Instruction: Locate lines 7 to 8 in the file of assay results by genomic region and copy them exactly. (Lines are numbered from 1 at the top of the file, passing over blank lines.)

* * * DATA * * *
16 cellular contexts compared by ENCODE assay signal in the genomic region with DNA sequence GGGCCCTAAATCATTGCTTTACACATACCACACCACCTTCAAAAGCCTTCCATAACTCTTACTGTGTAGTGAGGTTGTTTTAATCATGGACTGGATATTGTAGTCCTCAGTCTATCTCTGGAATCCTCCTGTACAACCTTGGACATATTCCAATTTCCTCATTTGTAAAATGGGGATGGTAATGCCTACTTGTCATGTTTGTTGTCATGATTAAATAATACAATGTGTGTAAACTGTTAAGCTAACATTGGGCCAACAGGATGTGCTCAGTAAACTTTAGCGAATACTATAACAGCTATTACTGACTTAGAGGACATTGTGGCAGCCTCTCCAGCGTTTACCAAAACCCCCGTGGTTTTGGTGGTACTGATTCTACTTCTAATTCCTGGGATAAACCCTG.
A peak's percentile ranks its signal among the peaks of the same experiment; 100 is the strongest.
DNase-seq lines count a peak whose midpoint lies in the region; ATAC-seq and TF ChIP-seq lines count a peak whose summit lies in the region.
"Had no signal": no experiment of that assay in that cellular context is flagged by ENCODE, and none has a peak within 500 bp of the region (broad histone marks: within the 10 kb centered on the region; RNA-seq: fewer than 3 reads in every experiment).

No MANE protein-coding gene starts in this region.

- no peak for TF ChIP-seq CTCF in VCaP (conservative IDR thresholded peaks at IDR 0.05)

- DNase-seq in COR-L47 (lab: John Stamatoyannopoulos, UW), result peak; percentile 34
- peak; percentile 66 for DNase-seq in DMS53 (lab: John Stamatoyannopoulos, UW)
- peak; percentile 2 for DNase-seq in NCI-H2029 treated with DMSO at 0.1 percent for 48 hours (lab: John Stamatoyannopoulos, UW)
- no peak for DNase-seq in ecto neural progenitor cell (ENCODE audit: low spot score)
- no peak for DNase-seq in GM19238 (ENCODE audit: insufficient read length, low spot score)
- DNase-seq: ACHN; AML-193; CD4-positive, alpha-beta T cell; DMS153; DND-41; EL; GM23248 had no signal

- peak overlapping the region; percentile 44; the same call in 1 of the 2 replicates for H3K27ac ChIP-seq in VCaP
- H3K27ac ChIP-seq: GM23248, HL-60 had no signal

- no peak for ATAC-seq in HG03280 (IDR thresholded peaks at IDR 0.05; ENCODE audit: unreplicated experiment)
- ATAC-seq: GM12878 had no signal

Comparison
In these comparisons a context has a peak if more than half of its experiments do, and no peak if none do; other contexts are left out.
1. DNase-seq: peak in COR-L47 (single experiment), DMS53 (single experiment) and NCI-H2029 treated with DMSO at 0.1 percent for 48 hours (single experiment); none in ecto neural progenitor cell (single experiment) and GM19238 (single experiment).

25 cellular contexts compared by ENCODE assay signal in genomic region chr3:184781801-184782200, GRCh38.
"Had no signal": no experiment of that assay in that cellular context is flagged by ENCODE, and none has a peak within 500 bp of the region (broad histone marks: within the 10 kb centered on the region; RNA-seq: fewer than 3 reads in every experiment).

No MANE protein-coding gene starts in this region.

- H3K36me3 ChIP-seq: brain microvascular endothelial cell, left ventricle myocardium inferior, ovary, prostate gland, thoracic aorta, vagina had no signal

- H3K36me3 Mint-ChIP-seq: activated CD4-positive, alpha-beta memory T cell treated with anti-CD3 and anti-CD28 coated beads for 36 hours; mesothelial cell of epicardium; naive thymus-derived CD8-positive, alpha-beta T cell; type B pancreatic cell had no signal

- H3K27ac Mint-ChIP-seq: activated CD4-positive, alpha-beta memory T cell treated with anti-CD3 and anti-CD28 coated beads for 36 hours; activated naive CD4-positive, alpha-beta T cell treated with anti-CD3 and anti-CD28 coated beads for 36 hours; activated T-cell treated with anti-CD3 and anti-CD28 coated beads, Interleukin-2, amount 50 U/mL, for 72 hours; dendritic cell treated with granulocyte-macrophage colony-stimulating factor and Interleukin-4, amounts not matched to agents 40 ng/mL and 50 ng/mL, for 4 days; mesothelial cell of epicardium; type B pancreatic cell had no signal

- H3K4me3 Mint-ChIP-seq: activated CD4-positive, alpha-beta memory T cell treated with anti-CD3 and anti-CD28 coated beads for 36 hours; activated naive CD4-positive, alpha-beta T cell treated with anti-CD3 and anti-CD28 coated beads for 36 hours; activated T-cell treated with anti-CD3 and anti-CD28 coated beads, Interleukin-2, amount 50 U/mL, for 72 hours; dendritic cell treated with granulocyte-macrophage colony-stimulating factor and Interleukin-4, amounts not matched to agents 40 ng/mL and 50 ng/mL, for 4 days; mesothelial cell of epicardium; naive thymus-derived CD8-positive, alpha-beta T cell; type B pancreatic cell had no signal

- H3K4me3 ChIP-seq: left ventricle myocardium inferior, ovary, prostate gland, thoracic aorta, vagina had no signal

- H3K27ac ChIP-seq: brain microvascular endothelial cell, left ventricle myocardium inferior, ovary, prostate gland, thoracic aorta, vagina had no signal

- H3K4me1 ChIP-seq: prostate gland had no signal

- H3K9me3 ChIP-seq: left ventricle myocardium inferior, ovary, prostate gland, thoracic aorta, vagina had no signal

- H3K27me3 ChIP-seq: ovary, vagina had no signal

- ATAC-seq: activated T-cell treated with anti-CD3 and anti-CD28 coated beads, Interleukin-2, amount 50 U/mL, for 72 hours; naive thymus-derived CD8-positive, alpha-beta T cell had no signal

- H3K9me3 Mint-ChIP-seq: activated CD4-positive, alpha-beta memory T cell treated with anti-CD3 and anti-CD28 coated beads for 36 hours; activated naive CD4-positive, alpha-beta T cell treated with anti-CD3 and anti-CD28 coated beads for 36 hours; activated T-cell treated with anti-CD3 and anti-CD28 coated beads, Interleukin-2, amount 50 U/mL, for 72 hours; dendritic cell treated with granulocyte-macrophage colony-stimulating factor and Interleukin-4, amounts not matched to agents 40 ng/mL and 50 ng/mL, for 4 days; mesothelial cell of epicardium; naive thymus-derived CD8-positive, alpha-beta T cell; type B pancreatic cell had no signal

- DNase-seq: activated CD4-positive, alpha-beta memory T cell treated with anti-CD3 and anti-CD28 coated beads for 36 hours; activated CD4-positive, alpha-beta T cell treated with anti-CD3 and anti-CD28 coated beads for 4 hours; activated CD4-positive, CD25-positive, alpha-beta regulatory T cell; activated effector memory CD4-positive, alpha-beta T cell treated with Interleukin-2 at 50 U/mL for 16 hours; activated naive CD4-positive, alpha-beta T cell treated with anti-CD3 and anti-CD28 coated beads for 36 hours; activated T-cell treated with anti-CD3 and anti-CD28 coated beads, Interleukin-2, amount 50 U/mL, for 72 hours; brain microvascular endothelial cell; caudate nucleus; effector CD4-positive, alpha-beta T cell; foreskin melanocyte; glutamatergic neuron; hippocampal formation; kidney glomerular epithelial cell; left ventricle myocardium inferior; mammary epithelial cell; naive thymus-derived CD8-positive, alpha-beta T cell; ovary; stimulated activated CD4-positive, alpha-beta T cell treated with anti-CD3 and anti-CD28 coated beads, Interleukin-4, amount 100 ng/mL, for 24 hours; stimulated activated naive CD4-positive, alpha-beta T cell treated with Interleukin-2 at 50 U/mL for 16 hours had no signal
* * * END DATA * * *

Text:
- DNase-seq in COR-L47 (lab: John Stamatoyannopoulos, UW), result peak; percentile 34
- peak; percentile 66 for DNase-seq in DMS53 (lab: John Stamatoyannopoulos, UW)